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Elements of Statistics II Inferential Statistics

ISBN-10: 0071346376

ISBN-13: 9780071346375

Edition: 2000

Authors: Stephen Bernstein, Ruth Bernstein

List price: $29.00
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Book details

List price: $29.00
Copyright year: 2000
Publisher: McGraw-Hill Education
Publication date: 9/2/1999
Binding: Paperback
Pages: 472
Size: 8.00" wide x 11.25" long x 1.00" tall
Weight: 1.892
Language: English

Discrete Probability Distributions
Discrete Probability Distributions and Probability Mass Functions
Bernoulli Experiments and trials
Binomial Random Variables, Experiments, and Probability Functions
The Binomial Coefficient
The Binomial Probability Function
Mean, Variance, and Standard Deviation of the Binomial Probability Distribution
The Binomial Expansion and the Binomial Theorem
Pascal's Triangle and the Binomial Coefficient
The Family of Binomial Distributions
The Cumulative Binomial Probability Table
Lot-Acceptance Sampling
Consumer's Risk and Producer's Risk
Multivariate Probability Distributions and Joint Probability Distributions
The Multinomial Experiment
The Multinomial Coefficient
The Multinomial Probability Function
The Family of Multinomial Probability Distributions
The Means of the Multinomial Probability Distribution
The Multinomial Expansion and the Multinomial Theorem
The Hypergeometric Experiment
The Hypergeometric Probability Function
The Family of Hypergeometric Probability Distributions
The Mean, Variance, and Standard Deviation of the Hypergeometric Probability Distribution
The Generalization of the Hypergeometric Probability Distribution
The Binomial and Multinomial Approximations to the Hypergeometric Distribution
Poisson Processes, Random Variables, and Experiments
The Poisson Probability Function
The Family of Poisson Probability Distributions
The Mean, Variance, and Standard Deviation of the Poisson Probability Distribution
The Cumulative Poisson Probability Table
The Poisson Distribution as an Approximation to the Binomial Distribution
The Normal Distribution and Other Continuous Probability Distributions
Continuous Probability Distributions
The Normal Probability Distributions and the Normal Probability Density Function
The Family of Normal Probability Distributions
The Normal Distribution: Relationship between the Mean ([mu]), the Median ([mu]), and the Mode
Kurtosis
The Standard Normal Distribution
Relationship Between the Standard Normal Distribution and the Standard Normal Variable
Table of Areas in the Standard Normal Distribution
Finding Probabilities Within any Normal Distribution by Applying the Z Transformation
One-tailed Probabilities
Two-tailed Probabilities
The Normal Approximation to the Binomial Distribution
The Normal Approximation to the Poisson Distribution
The Discrete Uniform Probability Distribution
The Continuous Uniform Probability Distribution
The Exponential Probability Distribution
Relationship between the Exponential Distribution and the Poisson Distribution
Sampling Distributions
Simple Random Sampling Revisited
Independent Random Variables
Mathematical and Nonmathematical Definitions of Simple Random Sampling
Assumptions of the Sampling Technique
The Random Variable X
Theoretical and Empirical Sampling Distributions of the Mean
The Mean of the Sampling Distribution of the Mean
The Accuracy of an Estimator
The Variance of the Sampling Distribution of the Mean: Infinite Population or Sampling with Replacement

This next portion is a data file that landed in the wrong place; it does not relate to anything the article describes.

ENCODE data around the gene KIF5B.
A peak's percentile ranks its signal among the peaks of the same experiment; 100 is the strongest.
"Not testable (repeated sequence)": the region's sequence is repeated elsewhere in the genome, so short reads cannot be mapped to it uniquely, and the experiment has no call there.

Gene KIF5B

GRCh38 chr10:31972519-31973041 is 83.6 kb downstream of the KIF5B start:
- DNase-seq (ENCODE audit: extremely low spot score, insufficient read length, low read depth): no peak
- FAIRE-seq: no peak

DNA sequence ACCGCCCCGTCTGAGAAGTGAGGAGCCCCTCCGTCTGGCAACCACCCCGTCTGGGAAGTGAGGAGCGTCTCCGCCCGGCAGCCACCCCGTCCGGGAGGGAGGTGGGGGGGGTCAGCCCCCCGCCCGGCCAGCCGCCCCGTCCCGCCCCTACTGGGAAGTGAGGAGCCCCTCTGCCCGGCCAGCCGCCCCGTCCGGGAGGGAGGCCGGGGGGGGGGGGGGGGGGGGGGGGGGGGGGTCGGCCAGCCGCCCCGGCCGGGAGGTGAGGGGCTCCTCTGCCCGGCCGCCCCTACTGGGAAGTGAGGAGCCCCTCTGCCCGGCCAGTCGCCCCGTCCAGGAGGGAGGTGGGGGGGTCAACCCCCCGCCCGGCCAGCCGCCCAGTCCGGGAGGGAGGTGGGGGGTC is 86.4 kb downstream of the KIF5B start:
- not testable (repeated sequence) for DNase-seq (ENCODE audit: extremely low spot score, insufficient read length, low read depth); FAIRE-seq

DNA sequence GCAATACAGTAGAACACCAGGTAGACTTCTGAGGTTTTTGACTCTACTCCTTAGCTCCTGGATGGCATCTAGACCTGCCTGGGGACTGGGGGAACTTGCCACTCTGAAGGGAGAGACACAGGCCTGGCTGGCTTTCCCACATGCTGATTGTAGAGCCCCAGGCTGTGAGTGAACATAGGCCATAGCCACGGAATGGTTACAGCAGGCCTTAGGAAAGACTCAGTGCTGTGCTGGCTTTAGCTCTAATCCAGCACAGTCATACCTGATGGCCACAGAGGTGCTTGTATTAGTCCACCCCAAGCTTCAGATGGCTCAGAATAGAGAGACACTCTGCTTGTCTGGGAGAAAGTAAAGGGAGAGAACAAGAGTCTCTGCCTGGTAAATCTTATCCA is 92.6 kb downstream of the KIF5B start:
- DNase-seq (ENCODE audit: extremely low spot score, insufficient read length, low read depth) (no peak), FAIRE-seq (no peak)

The Variance of the Sampling Distribution of the Mean: Finite Population Sampled without Replacement
The Standard Error of the Mean
The Precision of An Estimator
Determining Probabilities with a Discrete Sampling Distribution of the Mean
Determining Probabilities with a Normally Distributed Sampling Distribution of the Mean
The Central Limit Theorem: Sampling from a Finite Population with Replacement
The Central Limit Theorem: Sampling from an Infinite Population
The Central Limit Theorem: Sampling from a Finite Population without Replacement
How Large is "Sufficiently Large?"
The Sampling Distribution of the Sample Sum
Applying the Central Limit Theorem to the Sampling Distribution of the Sample Sum
Sampling from a Binomial Population
Sampling Distribution of the Number of Successes
Sampling Distribution of the Proportion
Applying the Central Limit Theorem to the Sampling Distribution of the Number of Successes
Applying the Central Limit Theorem to the Sampling Distribution of the Proportion
Determining Probabilities with a Normal Approximation to the Sampling Distribution of the Proportion
One-Sample Estimation of The Population Mean
Estimation
Criteria for Selecting the Optimal Estimator
The Estimated Standard Error of the Mean S[subscript x]
Point Estimates
Reporting and Evaluating the Point Estimate
Relationship between Point Estimates and Interval Estimates
Deriving P(x[subscript 1-alpha/2] [less than or equal] X [less than or equal] x[subscript alpha/2]) = P(-z[subscript alpha/2] [less than or equal] Z [less than or equal] z[subscript alpha/2]) = 1 - [alpha]
Deriving P(X - z[subscript alpha/2] [sigma subscript x] [less than or equal] [mu] [less than or equal] X + z[subscript alpha/2] [sigma subscript x]) = 1 - [alpha]
Confidence Interval for the Population Mean [mu]: Known Standard Deviation [sigma], Normally Distributed Population
Presenting Confidence Limits
Precision of the Confidence Interval
Determining Sample Size when the Standard Deviation is Known
Confidence Interval for the Population Mean [mu]: Known Standard Deviation [sigma], Large Sample (n [greater than or equal] 30) from any Population Distribution
Determining Confidence Intervals for the Population Mean [mu] when the Population Standard Deviation [sigma] is Unknown
The t Distribution